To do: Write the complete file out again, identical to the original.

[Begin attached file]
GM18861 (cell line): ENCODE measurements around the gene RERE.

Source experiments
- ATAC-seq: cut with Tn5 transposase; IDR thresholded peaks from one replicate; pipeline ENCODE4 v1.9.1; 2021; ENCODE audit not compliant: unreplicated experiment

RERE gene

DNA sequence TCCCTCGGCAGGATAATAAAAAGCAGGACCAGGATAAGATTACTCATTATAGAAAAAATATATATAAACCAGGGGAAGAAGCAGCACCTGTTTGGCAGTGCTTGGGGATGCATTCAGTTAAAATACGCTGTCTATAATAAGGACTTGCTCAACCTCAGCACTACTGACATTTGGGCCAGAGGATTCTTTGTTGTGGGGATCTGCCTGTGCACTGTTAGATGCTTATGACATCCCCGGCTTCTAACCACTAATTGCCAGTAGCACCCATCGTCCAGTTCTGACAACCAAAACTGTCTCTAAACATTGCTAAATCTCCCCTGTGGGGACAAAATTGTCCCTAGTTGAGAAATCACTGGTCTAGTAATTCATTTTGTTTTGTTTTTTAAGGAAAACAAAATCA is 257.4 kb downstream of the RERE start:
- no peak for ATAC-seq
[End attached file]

GM18861 (cell line): ENCODE measurements around the gene RERE.

Source experiments
- ATAC-seq: cut with Tn5 transposase; IDR thresholded peaks from one replicate; pipeline ENCODE4 v1.9.1; 2021; ENCODE audit not compliant: unreplicated experiment

RERE gene

DNA sequence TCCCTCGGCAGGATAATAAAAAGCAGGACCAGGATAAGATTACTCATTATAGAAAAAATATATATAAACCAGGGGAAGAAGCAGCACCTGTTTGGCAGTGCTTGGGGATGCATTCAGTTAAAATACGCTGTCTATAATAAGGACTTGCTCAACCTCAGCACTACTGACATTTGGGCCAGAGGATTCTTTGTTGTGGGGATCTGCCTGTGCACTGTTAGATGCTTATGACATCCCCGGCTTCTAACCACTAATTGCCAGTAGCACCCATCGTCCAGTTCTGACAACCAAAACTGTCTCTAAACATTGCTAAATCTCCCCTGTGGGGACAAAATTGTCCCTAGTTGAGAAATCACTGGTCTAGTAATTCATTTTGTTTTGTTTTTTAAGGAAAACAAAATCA is 257.4 kb downstream of the RERE start:
- no peak for ATAC-seq